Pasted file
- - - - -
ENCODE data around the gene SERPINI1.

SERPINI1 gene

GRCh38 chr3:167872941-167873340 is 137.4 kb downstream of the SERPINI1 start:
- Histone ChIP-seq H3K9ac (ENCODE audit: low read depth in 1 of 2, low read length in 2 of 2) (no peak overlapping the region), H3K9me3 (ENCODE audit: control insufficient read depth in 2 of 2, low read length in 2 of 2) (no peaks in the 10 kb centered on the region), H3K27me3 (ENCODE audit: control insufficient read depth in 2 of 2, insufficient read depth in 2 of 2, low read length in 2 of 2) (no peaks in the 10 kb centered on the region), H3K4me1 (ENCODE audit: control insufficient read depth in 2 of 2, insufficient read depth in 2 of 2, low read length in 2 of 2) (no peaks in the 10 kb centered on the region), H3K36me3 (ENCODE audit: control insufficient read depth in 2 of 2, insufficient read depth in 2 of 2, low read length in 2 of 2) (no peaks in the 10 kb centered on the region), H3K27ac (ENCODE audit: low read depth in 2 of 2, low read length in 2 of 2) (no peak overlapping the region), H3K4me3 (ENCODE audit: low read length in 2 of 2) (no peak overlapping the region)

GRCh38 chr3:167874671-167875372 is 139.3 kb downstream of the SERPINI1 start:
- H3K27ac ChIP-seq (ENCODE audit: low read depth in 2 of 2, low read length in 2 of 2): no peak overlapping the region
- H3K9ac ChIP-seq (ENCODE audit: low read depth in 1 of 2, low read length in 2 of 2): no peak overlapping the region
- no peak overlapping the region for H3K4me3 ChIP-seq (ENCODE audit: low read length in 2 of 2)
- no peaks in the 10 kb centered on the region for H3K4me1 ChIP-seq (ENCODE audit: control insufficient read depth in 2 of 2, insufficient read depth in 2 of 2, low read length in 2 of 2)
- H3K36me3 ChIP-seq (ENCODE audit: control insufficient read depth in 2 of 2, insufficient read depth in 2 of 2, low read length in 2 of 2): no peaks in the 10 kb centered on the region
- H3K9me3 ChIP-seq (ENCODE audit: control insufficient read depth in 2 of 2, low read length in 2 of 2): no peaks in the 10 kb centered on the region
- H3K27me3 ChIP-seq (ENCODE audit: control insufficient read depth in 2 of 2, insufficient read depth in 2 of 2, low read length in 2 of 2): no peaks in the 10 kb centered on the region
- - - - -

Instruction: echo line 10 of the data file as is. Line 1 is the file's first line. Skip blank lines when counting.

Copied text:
- H3K36me3 ChIP-seq (ENCODE audit: control insufficient read depth in 2 of 2, insufficient read depth in 2 of 2, low read length in 2 of 2): no peaks in the 10 kb centered on the region